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Washington DC 15 September 2021—In the first eight months of 2021, voluntary carbon markets have already posted a near-60% increase in value from last year, driven by corporate net-zero ambition and growing interest in carbon markets to achieve Paris climate goals, a new report finds.
“We’re seeing record market volume and value in 2021,” said Stephen Donofrio, a lead report author and Director of Ecosystem Marketplace. “The markets are on track to hit $1 billion in transactions this year if current levels of activity and growth continue. It’s not just companies who are buying carbon credits as a small piece of their corporate net-zero strategy. There’s an increase in speculators purchasing credits. The combined value of those deals is becoming a serious source of finance for green projects around the world.”
Data from the State of the Voluntary Carbon Markets 2021 shows that as of 31 August 2021, voluntary carbon markets had already posted $748.2M USD in sales for 239.3 million credits, each representing one ton of carbon dioxide equivalent, reflecting a 58% year-to-date jump in value (up from $472.9M), and growth in credit volume of 27% over 2020 performance (up from 188.2 million credits transacted). 2020 was already a banner year for voluntary carbon markets, continuing 2019’s strong growth trajectory despite the emergence of COVID-19, says Donofrio—making 2021’s performance all the more striking.
The most active buyers in the market are the energy, consumer goods, and finance and insurance sectors. All are sectors that face challenges in quickly cutting climate impacts both in direct as well as financed emissions, says Donofrio, since a large share of their emissions come from an infrastructure or technological base they can’t quickly upgrade, or from parts of their supply chain or portfolio they have less influence over than direct operations. Carbon offsets are being purchased by companies to immediately reduce their net emissions footprint as they work to abate these more costly and difficult-to-address emissions in the medium to longer term.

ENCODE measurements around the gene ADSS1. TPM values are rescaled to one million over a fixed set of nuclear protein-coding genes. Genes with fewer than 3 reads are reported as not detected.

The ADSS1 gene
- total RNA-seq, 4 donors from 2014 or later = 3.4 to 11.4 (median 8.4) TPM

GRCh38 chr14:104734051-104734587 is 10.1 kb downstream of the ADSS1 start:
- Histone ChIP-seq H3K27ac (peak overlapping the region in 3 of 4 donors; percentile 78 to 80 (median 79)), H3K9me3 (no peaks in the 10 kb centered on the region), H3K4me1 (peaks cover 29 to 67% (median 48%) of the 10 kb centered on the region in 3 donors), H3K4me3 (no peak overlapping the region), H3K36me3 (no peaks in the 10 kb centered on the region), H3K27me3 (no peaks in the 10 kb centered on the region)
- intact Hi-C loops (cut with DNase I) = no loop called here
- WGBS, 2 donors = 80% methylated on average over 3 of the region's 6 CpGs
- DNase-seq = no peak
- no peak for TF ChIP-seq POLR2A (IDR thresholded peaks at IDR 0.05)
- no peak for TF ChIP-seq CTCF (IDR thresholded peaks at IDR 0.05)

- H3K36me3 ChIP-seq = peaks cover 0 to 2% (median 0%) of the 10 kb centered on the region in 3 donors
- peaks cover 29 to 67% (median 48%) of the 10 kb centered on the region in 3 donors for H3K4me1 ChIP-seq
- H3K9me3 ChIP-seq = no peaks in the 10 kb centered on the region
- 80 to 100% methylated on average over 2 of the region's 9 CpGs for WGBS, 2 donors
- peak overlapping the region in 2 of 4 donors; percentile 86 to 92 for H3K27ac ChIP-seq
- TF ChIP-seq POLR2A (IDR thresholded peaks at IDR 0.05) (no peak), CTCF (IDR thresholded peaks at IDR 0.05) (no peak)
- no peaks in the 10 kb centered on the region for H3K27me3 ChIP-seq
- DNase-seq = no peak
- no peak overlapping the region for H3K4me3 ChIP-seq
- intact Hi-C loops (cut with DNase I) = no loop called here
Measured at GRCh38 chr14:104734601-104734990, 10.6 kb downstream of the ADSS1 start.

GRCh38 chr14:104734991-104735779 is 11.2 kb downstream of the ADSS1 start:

The world needs to cut climate pollution in half from current levels by 2030, and bring them down to net zero by 2050, to meet the Paris Agreement’s 1.5°C target. To support such rapid decarbonization, voluntary action through the carbon markets will need to increase 15-fold by 2030 and 100-fold by 2050 from 2020 levels, according to the Taskforce on Scaling Voluntary Carbon Markets (TSVCM), an initiative led by Mark Carney, UN special envoy for climate action and former Governor of the Bank of England. The TSVCM is currently forming an independent Governance Body tasked with ensuring carbon credit quality and standardization.